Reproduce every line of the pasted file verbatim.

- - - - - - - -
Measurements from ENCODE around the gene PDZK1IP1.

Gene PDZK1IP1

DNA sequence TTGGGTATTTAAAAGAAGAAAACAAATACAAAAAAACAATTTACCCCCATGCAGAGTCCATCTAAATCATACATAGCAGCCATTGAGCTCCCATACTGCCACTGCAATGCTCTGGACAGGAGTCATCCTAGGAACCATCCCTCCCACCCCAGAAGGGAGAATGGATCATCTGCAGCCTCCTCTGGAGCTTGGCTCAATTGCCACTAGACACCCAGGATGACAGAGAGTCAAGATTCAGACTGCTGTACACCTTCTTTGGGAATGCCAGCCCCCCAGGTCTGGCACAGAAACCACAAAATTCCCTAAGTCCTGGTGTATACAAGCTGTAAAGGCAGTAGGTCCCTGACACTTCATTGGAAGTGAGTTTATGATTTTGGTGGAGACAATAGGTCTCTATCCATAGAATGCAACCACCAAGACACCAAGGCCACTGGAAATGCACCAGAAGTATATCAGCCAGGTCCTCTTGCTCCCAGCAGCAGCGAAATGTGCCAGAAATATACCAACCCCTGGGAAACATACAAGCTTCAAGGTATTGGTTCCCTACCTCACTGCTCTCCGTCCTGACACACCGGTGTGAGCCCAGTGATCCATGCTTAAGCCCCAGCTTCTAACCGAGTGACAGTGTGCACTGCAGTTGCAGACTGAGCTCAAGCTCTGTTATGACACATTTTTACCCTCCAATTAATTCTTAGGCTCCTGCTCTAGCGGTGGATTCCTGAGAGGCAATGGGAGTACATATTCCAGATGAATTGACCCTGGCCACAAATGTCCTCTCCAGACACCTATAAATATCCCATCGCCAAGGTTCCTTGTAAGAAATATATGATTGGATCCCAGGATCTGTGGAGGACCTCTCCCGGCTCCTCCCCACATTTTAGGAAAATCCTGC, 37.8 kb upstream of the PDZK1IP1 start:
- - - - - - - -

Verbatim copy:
Measurements from ENCODE around the gene PDZK1IP1.

Gene PDZK1IP1

DNA sequence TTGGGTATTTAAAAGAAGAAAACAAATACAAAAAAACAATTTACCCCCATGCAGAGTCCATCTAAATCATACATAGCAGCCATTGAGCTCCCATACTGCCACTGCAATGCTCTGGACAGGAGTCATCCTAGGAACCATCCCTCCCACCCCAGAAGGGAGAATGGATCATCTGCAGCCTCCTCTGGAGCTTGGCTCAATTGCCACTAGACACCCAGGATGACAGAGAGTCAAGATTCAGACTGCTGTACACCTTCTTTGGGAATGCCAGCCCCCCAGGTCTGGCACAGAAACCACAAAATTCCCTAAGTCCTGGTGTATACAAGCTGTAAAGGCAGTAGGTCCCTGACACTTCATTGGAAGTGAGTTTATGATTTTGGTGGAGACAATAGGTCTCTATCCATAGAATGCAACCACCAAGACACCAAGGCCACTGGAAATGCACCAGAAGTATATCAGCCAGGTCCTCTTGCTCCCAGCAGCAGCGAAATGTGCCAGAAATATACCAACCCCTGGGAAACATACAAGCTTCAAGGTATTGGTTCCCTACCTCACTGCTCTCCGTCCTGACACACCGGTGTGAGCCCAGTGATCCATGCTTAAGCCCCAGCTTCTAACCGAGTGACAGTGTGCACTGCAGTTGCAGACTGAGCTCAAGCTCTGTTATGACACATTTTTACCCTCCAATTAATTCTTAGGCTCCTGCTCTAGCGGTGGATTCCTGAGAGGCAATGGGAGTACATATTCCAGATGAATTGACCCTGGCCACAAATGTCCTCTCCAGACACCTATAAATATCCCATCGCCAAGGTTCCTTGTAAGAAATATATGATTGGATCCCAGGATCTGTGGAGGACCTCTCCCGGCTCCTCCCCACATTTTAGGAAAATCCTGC, 37.8 kb upstream of the PDZK1IP1 start: